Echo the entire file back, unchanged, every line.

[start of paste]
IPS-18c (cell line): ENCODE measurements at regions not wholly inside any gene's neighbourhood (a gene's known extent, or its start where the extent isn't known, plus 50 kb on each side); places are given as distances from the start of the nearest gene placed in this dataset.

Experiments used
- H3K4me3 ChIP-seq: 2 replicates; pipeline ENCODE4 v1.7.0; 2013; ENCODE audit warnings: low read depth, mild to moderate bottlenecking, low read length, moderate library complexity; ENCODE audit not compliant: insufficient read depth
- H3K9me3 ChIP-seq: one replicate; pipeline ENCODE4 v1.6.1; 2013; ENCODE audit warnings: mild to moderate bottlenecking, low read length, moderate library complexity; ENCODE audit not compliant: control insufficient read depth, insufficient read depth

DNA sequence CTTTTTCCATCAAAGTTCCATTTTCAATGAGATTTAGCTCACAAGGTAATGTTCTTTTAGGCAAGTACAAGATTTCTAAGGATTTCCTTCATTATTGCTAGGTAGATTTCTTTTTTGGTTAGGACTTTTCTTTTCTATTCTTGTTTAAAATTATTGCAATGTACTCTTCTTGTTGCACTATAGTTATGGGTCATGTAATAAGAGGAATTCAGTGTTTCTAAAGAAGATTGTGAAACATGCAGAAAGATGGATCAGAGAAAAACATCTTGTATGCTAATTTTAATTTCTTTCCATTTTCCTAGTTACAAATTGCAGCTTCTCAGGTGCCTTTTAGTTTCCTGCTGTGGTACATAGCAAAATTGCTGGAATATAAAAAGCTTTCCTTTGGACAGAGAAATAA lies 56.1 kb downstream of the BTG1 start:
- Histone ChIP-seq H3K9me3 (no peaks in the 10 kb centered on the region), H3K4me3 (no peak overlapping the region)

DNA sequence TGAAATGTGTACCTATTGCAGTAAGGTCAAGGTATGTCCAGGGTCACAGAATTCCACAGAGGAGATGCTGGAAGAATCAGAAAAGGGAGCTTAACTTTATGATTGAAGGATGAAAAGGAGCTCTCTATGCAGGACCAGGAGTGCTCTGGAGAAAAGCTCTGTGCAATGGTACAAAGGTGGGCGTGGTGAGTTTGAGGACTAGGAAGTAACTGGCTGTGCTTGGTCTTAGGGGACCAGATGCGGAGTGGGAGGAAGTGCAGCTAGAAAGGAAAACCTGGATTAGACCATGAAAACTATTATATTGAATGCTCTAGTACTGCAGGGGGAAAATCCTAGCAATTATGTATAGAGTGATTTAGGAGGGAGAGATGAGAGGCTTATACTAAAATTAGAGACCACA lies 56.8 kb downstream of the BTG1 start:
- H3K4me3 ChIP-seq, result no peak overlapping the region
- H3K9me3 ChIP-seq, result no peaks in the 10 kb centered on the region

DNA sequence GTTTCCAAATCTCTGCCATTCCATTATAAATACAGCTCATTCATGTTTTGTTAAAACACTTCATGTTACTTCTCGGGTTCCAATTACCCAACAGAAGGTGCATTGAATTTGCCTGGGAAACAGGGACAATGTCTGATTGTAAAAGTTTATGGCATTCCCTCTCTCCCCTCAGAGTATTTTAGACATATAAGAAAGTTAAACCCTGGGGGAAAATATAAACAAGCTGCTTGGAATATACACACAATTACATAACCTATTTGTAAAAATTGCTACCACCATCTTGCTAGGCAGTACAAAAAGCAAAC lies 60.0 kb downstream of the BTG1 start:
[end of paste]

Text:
IPS-18c (cell line): ENCODE measurements at regions not wholly inside any gene's neighbourhood (a gene's known extent, or its start where the extent isn't known, plus 50 kb on each side); places are given as distances from the start of the nearest gene placed in this dataset.

Experiments used
- H3K4me3 ChIP-seq: 2 replicates; pipeline ENCODE4 v1.7.0; 2013; ENCODE audit warnings: low read depth, mild to moderate bottlenecking, low read length, moderate library complexity; ENCODE audit not compliant: insufficient read depth
- H3K9me3 ChIP-seq: one replicate; pipeline ENCODE4 v1.6.1; 2013; ENCODE audit warnings: mild to moderate bottlenecking, low read length, moderate library complexity; ENCODE audit not compliant: control insufficient read depth, insufficient read depth

DNA sequence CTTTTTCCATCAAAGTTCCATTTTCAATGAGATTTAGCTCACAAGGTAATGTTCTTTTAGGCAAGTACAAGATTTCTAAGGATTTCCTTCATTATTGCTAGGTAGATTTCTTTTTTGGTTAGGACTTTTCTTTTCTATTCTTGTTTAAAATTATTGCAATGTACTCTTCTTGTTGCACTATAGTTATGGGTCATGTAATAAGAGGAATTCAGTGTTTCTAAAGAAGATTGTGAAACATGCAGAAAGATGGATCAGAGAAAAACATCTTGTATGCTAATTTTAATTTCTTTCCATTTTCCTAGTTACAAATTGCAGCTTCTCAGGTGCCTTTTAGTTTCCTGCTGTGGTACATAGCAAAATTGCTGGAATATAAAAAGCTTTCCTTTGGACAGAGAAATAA lies 56.1 kb downstream of the BTG1 start:
- Histone ChIP-seq H3K9me3 (no peaks in the 10 kb centered on the region), H3K4me3 (no peak overlapping the region)

DNA sequence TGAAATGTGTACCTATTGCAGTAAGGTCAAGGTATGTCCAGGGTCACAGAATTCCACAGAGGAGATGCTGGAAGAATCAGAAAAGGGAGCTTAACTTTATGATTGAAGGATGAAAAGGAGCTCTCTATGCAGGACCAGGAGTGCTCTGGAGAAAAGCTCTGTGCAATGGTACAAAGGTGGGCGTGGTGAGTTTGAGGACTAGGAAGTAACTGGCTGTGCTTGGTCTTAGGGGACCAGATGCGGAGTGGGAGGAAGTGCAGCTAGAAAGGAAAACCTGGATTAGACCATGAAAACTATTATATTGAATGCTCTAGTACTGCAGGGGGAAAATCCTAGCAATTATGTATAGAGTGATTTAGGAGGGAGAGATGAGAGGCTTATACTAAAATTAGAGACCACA lies 56.8 kb downstream of the BTG1 start:
- H3K4me3 ChIP-seq, result no peak overlapping the region
- H3K9me3 ChIP-seq, result no peaks in the 10 kb centered on the region

DNA sequence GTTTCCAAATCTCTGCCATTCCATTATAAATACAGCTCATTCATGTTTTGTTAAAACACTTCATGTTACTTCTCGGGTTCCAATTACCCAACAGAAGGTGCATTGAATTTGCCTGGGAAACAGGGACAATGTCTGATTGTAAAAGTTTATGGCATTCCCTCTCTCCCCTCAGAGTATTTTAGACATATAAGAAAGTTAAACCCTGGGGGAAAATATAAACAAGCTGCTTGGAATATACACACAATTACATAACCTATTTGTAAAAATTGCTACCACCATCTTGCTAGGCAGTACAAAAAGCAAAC lies 60.0 kb downstream of the BTG1 start: